One way (and the first proposed use of ARM PA) to make this modifier path-dependent is to use the stack pointer as the modifier. Each time a function is called, the stack pointer is reduced in order to make space for stack variables, saved registers, and the return address. Since the value subtracted from the stack pointer depends on the function that has been called, this results in a modifier that depends on the stack layout of a particular path through the program. This approach is illustrated below.


PA-based return-address protection. At the beginning of each function, a PAC is generated for the current return address, which can then be saved on the stack. At the end of the function, the PAC is verified to ensure that the address has not been tampered with.

However, the resulting modifier can be predicted from static analysis of the program, so an attacker can find distinct paths through the program that lead to identical stack pointers, allowing their corresponding return addresses to be exchanged.

PACStack: an authenticated call stack

To overcome this problem, we have developed an alternative technique called PACStack (poster at DAC 2019, full report on arXiv), which uses chained PACs to bind the current return address to the entire path taken through the call graph.

Apart from PA, the key feature of the ARM architecture that makes PACStack possible is that after a call and before a return, the return address of the current function is stored in a register, called the Link Register (LR). By ensuring that the current return address is always stored in a register, we prevent an attacker exploiting a buffer overflow from ever overwriting the current (authenticated) return address, but only the next one, which will be loaded into LR when the function returns. By verifying the PAC of the return address kept in a register (and therefore known to be good) using the previous authenticated return address as a modifier implicitly verifies the authenticated return address being loaded from the stack.

Since the new value of LR also contains a PAC, authenticating the head of this chain of PACs recursively authenticates the entire call stack, providing perfect backward control-flow integrity.


The chain of PACs produced by PACStack. Each PAC is generated using the previous authenticated return address as modifier.

For the attacker, this cryptographic protection means that returning to a different address is now far more difficult than just overwriting a return address, as seen below.






Anatomy of a control-flow violation with PACStack in use. In the correct control flow (left), after a call from A to C, C returns back to A. The goal of the attacker is to return from C back to some other function B. To do this, they must replace C's return value by overwriting it on the stack when C calls some other function ("loader" in the diagram). This new value must pass two PAC-checks before the program will return to the new pointer.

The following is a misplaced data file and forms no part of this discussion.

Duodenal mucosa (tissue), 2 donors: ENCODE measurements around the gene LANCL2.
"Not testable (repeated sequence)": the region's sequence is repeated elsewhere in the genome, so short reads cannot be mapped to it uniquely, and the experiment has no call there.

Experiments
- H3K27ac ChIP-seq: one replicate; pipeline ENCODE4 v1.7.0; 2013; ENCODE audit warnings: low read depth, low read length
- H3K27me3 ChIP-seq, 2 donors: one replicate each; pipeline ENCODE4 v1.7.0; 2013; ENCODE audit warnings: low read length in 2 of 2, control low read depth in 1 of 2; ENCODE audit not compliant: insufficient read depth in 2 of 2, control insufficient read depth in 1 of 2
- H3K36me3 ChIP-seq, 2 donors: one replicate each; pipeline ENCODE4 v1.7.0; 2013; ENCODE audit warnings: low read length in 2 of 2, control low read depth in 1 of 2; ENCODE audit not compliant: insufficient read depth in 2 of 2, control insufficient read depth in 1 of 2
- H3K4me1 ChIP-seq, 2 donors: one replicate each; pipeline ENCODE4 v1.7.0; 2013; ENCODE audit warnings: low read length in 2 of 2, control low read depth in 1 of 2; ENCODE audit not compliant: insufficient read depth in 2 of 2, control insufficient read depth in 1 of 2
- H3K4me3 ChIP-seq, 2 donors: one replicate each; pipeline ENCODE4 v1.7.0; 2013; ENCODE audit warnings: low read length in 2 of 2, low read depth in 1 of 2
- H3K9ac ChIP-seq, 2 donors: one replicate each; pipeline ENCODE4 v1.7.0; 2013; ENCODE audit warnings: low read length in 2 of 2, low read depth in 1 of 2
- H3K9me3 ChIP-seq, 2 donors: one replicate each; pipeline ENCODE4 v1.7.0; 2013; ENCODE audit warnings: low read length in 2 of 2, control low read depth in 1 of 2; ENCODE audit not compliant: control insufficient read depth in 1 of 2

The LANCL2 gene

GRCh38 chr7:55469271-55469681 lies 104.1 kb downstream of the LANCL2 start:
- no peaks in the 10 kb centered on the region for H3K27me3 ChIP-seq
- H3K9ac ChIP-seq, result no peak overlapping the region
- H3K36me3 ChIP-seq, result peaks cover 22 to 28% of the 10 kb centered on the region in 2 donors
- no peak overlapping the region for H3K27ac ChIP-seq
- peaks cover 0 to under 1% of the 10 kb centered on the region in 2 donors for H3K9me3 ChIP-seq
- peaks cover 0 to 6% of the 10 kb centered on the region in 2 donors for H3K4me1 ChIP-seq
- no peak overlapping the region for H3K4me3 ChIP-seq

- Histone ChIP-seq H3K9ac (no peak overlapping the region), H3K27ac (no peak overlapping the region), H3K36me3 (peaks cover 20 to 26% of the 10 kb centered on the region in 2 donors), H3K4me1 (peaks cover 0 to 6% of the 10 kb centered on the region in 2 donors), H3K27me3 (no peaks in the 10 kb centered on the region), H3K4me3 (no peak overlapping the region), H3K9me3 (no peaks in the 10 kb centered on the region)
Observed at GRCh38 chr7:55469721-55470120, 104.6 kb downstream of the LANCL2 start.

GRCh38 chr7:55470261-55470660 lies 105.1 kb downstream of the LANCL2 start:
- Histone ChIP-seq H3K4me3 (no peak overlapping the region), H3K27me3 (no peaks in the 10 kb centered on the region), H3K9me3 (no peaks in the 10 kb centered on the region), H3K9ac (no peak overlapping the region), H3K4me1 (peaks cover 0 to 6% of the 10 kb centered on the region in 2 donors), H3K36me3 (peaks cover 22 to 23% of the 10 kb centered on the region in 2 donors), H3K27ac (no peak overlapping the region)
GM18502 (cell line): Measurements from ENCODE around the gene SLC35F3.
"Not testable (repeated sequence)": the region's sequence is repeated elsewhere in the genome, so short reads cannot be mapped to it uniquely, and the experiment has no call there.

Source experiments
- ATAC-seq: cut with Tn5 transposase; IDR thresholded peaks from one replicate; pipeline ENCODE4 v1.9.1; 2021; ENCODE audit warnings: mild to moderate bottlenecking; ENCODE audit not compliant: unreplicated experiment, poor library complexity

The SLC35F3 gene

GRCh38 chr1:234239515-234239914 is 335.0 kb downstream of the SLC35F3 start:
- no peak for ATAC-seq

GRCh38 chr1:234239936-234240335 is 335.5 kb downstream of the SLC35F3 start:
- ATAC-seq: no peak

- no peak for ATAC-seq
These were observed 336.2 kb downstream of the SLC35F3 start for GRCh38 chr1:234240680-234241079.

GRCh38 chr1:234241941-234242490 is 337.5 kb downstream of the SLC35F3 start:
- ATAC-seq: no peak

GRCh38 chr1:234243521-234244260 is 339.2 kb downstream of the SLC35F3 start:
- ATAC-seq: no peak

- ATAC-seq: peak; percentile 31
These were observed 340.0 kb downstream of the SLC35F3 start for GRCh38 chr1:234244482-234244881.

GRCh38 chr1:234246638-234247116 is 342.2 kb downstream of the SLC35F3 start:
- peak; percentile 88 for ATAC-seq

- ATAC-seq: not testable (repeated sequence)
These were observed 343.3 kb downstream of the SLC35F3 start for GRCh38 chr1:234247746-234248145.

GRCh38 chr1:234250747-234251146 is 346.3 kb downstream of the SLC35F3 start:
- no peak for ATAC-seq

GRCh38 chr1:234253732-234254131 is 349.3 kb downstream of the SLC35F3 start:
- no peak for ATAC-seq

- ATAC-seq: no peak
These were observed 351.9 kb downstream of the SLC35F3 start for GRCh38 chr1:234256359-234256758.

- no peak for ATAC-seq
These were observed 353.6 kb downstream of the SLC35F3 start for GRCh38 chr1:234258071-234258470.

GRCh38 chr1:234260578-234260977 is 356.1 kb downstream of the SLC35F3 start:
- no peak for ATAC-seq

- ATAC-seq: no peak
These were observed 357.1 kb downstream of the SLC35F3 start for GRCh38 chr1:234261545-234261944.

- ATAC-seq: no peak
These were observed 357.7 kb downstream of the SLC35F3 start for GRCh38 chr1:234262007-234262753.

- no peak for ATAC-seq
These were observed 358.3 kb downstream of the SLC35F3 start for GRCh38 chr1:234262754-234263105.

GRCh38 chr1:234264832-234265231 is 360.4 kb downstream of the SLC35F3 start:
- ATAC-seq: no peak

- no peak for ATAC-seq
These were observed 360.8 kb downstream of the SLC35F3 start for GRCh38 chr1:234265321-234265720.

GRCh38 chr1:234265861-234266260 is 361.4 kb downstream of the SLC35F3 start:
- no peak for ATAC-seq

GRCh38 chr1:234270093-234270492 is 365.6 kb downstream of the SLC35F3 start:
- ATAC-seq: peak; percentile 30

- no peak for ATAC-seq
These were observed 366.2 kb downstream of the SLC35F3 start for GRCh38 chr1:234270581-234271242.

A major issue with this type of scheme is that because the PACs are short—16 bits in this case—and the attacker can use their ability to overwrite variables in memory to influence the path through the call graph, the attacker can take advantage of the birthday paradox, guiding the program along many different paths through the call-graph and obtaining colliding PACs after around 320 attempts on average. This allows the attacker to call down through the program's call graph and return up a different path, as illustrated in the figure above.

Not content with this, we have developed a technique that we refer to as PAC masking, which prevents the attacker from exploiting PAC collisions. PACStack makes a second use of the PA instructions as a pseudo-random generator, which is used to generate a modifier-dependent masking value that is XOR-ed with the PAC. This prevents the attacker from recognizing when two PACs generated with different return values collide, forcing them to risk a guess. The result is that no matter how many authenticated return pointers the attacker is able to obtain, they cannot successfully change a function's return address with probability better than one in 65536, making return-to-libc, return-oriented programming, and similar types of attacks extremely unlikely to succeed.

Next steps

The specification for Pointer Authentication leaves it to the implementer to decide how the PAC is actually implemented. One possibility here is for an implementer to use something like our PAC masking primitive for all of the non-generic PACs, but it is not yet clear whether further security requirements will become apparent in the future.

Together, these examples show the great flexibility of Pointer Authentication in ARMv8.3-A. The cost of this flexibility is the need for thorough cryptographic analysis. However, our experience with PACStack shows that this is viable for practical systems. This flexibility is what makes Pointer Authentication especially exciting as a run-time security feature, enabling compiler-writers to integrate highly secure run-time protection mechanisms without waiting for hardware to catch up. As more of these enabling features—e.g. memory tagging and branch target indicators—are deployed in the coming years, new defenses will become possible, and run-time protection schemes will continue to become faster and more secure.

Friday, 4 January 2019

How to evade hate speech filters with "love"

It has often been suggested that text classification and machine learning techniques can be used to detect hate speech. Such tools could then be used for automatic content filtering, and perhaps even law enforcement. However, we show that existing datasets are too domain-specific, and the resulting models are easy to circumvent by applying simple automatic changes to the text.